Ramasamy Pillai (K. Sarangapani) and banker Shanmugam Pillai (V.K. Ramasamy) are partners in a black marketing business. An aged Ramasamy Pillai desires to marry his partner’s daughter Kannamma (T.A. Jayalakshmi), for which his sons Jayakumar (B.R. Panthulu), Sukumar (T.R. Mahalingam), and daughter Kamala (Baby Kamala) object. When their father insists he will marry Kannamma, the sons and daughter leave his home to reside in their grandfather’s ancestral home. For the sake of combining their wealth, Shanmugam Pillai approves of this marriage. Trusting him, Ramasamy gives his share of their business profit to Shanmugam.
Shanmugam Pillai’s daughter Kannamma falls in love with Sukumar, son of Ramasamy Pillai. However, her mother wants Kannamma to marry her brother Viswam (T.K. Ramachandran). Sukumar lives with his brother and sister and follows his brother’s advice in all matters. When Kannamma refuses her uncle Viswam’s marriage proposal and expresses her desire to marry Sukumar, Viswam gets angry and decides to prevent it. He befriends Sukumar and introduces him to friends like Gnanodayam (T.R. Ramachandran) who have various vices. Viswam’s friends slowly influence Sukumar to drink and smoke. They also instigate him into believing that his brother Jayakumar is pretending affection to usurp the joint property but has no real love for Sukumar. Under the influence of alcohol, Sukumar tries to steal money from home.
When Jayakumar admonishes him, Sukumar angrily, demands division of the ancestral property. Upset, Jayakumar hands over his share of the property. Sukumar takes it and leaves the ancestral home. Sukumar now lives alone. With his newly attained wealth and freedom, misguided by his so-called friends, he starts a film production company Yellow Pictures and begins a film titled Veera Hanuman. His friends misguide him that he can begin making a film with one lakh rupees and the balance requirement can be borrowed. He borrows one lakh from financiers and starts the film. However, the film does not take off and within a short period of shooting, the entire money is spent. The financiers come to know that the film is stuck for want of funds and demand repayment of their loans. When Sukumar is unable to repay, they get him arrested and jailed. His brother Jayakumar again comes to his rescue, settles Sukumar’s loans, and gets him released. Sukumar comes home, apologizes for his mistakes and the brothers live together again. Meanwhile, the partners (Ramasamy and Shanmugam) have a dispute on profit sharing; Shanmugam cheats Ramasamy by not sharing the unaccounted profits with him. Shanmugam further infuriates his partner by refusing to permit Ramasamy to marry his daughter Kannamma.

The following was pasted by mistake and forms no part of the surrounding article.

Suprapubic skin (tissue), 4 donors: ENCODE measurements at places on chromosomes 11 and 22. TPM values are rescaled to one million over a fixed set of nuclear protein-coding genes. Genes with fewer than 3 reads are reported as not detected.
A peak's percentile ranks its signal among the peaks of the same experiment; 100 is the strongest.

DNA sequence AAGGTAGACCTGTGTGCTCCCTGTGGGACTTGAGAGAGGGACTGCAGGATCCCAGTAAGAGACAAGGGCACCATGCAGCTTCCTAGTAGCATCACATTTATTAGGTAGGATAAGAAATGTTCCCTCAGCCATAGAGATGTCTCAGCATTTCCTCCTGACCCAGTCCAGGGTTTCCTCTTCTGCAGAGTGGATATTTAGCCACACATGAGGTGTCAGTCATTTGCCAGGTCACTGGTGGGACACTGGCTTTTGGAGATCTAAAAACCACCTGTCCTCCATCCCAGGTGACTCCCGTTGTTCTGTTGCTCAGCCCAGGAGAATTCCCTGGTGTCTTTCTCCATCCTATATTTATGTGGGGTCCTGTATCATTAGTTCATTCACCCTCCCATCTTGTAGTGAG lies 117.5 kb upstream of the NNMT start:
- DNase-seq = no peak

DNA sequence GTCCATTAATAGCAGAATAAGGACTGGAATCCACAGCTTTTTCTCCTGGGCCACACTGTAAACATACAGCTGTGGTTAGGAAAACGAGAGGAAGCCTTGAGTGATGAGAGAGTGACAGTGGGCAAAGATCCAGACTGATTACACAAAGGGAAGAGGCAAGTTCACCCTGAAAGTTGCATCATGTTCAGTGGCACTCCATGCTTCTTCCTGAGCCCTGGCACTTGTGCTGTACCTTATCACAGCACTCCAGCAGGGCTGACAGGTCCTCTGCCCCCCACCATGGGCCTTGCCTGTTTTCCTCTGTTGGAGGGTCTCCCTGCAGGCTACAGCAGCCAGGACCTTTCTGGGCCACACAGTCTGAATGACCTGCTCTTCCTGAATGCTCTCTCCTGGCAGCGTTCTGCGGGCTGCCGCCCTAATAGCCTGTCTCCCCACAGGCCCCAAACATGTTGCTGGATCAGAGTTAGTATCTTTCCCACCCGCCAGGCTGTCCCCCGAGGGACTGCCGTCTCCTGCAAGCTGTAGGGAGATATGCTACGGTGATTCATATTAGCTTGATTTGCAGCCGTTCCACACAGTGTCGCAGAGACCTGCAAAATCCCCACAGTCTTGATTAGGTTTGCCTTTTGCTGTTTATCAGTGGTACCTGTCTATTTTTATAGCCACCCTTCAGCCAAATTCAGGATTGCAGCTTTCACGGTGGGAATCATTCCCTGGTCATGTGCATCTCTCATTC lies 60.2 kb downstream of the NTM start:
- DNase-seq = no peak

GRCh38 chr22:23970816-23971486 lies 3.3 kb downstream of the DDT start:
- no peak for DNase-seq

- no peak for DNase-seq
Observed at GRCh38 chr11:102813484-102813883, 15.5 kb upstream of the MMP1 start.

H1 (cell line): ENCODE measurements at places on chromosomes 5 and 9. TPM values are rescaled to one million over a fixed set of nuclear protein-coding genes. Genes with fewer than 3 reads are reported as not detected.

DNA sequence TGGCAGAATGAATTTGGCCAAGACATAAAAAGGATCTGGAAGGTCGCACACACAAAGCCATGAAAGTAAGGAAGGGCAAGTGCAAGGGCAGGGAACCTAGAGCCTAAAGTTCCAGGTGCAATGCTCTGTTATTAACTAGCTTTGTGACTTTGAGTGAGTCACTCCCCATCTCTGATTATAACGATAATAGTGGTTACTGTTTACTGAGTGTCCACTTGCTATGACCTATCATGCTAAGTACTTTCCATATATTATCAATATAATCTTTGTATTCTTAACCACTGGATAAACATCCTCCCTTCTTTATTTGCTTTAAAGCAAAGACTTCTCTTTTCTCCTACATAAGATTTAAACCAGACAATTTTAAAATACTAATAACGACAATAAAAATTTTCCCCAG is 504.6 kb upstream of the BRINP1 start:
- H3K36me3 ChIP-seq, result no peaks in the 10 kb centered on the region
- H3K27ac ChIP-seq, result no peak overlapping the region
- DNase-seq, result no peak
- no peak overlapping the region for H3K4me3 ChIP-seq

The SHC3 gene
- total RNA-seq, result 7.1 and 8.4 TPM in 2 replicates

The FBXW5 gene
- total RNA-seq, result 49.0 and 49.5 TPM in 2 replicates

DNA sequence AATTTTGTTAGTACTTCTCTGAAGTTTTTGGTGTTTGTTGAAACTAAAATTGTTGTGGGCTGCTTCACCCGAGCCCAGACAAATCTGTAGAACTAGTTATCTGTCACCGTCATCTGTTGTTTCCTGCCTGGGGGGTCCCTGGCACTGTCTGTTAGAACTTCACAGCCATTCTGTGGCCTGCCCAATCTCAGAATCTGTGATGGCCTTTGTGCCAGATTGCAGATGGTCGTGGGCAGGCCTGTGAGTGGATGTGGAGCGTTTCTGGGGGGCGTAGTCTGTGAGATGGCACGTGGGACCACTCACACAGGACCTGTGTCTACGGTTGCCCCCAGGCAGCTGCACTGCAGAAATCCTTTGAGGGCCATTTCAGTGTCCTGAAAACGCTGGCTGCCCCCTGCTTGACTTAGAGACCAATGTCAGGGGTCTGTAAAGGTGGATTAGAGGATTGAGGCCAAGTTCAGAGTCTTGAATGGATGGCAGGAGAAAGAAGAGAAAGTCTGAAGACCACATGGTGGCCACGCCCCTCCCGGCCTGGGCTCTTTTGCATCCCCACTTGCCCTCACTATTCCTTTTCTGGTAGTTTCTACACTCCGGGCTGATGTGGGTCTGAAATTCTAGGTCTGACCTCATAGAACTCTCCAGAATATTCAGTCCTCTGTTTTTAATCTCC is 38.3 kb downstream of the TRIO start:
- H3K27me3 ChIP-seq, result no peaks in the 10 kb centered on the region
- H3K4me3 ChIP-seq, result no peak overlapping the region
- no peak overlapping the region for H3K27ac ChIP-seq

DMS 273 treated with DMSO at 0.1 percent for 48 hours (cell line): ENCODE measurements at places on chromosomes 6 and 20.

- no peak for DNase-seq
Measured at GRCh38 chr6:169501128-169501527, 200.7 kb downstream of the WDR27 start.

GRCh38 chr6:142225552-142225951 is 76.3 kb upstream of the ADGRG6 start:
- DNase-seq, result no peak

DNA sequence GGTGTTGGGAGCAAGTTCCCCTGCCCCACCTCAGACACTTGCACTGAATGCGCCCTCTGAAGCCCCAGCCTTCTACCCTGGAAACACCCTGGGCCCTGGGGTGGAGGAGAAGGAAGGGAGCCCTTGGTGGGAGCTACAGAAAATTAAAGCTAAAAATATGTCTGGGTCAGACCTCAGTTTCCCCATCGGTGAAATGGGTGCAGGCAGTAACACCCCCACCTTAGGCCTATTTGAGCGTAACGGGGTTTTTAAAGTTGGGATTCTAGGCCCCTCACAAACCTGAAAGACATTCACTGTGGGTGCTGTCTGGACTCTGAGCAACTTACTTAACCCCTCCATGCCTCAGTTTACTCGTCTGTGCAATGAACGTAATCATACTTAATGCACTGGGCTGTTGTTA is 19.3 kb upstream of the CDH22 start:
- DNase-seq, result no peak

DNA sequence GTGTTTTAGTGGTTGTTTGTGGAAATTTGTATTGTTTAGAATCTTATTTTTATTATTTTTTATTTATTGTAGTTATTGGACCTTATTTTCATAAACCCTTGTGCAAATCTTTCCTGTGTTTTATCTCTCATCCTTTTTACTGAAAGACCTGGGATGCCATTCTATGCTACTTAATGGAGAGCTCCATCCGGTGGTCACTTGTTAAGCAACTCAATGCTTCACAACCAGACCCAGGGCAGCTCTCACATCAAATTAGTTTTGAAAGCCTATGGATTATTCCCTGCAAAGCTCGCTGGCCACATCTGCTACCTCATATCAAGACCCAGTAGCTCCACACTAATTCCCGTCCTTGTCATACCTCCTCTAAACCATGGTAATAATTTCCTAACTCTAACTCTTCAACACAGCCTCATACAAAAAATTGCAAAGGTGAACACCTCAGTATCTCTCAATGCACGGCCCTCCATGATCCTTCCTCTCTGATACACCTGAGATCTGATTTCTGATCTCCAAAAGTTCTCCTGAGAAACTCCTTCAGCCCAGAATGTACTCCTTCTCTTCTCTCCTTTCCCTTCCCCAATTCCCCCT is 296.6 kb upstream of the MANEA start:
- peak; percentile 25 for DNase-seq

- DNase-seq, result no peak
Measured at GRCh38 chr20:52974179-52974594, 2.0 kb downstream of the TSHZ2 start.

When Jayakumar comes to Shanmugam seeking permission for his brother Sukumar’s marriage with Kannamma, he is treated badly and sent away. Sukumar comes to meet Kannama and expresses his concern about her father’s refusal. When Shanmugam overhears their discussion, he beats and throws Sukumar out, who gets upset and leaves. Meanwhile, the government announces the demonetization of Rs. 500 and Rs. 1000 currency notes. Shanmugam, who has many such notes, gets devastated, leaves his home in a daze, and is stabbed to death by someone. Kannamma thinks that Sukumar killed her father in a fit of rage, weeps and removes the knife from her father’s wound. Sukumar returns, see Shanmugam’s corpse, and thinks that Kannamma (holding the murder weapon) killed her father. Both Kannama and Sukumar confess to this murder. The next day, Jayakumar appears in court. To save his brother, he also claims to be the murderer. However, in the end, Ramasamy Pillai (to save his sons for being convicted for his crime) surrenders to the court and explains why he killed Shanmugam Pillai who cheated him in his business. He also submits proof and convinces the court. Sukumar and Kannamma marry and live happily with his brother’s family.